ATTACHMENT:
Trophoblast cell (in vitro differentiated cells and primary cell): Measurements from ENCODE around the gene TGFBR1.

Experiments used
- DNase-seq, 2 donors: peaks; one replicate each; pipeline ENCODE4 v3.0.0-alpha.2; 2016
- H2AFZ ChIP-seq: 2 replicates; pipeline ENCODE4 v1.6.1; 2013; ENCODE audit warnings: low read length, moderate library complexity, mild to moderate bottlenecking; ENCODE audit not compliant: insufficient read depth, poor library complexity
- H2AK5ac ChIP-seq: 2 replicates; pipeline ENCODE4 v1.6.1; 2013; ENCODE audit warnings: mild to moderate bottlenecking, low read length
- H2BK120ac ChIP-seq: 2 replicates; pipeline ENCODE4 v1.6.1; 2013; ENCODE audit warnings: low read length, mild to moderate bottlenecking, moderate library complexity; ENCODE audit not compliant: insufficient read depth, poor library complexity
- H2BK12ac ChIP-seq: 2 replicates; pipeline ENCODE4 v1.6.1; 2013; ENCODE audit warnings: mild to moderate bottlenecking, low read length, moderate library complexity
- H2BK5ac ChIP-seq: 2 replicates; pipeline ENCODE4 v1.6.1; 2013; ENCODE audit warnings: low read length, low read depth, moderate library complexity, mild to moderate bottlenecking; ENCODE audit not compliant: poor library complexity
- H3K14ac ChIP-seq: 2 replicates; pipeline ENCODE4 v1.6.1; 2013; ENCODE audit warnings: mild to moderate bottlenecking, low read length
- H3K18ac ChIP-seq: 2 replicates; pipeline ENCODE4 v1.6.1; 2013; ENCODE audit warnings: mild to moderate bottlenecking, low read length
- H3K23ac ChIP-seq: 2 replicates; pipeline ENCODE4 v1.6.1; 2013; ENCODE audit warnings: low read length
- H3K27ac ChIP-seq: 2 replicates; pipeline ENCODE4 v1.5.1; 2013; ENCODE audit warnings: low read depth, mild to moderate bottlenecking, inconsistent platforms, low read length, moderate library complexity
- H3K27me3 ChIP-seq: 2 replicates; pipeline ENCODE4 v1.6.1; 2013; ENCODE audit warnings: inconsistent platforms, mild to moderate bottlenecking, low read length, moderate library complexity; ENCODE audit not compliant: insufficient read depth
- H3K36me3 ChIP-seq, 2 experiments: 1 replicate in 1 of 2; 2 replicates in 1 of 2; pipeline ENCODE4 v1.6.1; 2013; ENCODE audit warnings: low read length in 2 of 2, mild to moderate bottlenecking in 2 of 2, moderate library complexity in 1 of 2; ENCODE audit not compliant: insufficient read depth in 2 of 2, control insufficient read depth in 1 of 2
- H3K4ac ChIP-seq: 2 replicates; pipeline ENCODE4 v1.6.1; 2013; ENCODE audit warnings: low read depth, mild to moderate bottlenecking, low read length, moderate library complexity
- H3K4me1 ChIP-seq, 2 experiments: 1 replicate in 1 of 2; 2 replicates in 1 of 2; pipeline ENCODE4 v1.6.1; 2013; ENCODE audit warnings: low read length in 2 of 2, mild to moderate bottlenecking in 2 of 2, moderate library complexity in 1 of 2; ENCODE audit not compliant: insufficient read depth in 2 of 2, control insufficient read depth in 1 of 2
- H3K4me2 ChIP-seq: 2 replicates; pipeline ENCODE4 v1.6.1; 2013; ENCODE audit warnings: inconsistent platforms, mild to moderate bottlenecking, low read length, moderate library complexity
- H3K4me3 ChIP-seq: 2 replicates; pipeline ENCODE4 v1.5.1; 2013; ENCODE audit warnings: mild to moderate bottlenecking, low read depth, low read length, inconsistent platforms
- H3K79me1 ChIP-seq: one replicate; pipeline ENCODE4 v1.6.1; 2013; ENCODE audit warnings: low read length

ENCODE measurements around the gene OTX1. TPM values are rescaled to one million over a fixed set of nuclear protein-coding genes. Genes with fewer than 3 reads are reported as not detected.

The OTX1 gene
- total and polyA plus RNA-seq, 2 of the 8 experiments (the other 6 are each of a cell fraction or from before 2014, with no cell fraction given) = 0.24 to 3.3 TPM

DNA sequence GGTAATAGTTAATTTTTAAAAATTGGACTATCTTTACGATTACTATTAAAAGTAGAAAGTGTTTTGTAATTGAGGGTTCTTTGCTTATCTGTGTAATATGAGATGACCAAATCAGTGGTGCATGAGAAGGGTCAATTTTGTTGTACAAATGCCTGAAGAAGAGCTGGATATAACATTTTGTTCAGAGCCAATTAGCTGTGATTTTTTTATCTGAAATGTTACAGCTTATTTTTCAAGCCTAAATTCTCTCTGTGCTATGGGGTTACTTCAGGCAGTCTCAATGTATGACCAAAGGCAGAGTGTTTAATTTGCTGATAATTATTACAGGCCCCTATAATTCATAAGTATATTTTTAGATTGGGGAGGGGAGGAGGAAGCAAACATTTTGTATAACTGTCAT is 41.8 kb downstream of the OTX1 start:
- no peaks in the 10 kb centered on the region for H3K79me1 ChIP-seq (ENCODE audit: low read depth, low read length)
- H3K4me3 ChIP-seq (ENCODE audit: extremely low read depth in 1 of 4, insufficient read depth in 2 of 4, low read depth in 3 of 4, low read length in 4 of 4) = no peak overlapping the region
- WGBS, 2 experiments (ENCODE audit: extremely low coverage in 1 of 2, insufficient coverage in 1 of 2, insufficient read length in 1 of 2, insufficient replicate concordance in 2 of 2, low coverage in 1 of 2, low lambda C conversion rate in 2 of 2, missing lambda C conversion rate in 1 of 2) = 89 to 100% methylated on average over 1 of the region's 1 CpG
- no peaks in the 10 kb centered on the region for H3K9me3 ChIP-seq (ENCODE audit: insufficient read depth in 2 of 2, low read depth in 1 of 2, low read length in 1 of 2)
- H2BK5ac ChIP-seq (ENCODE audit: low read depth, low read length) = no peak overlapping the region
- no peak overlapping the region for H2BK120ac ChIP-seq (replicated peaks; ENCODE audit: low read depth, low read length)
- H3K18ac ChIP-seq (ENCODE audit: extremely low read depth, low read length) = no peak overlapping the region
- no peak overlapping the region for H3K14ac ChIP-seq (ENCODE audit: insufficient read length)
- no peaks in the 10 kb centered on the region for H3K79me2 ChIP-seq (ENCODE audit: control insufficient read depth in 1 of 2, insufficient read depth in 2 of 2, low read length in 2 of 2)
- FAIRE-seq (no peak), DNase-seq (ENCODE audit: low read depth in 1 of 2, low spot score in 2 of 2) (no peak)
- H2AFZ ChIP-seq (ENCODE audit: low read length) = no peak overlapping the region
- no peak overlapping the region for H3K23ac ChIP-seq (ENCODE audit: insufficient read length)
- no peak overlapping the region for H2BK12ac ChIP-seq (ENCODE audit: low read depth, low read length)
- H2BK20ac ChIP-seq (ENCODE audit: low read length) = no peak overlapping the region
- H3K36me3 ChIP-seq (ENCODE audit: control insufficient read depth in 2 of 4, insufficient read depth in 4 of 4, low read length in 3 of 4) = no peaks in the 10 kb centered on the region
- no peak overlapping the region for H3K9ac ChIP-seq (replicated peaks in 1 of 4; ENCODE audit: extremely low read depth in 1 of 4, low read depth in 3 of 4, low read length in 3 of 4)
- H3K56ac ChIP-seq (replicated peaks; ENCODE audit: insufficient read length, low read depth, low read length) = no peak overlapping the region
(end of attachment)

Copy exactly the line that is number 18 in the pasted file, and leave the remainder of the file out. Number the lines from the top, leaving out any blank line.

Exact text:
- H3K4me3 ChIP-seq: 2 replicates; pipeline ENCODE4 v1.5.1; 2013; ENCODE audit warnings: mild to moderate bottlenecking, low read depth, low read length, inconsistent platforms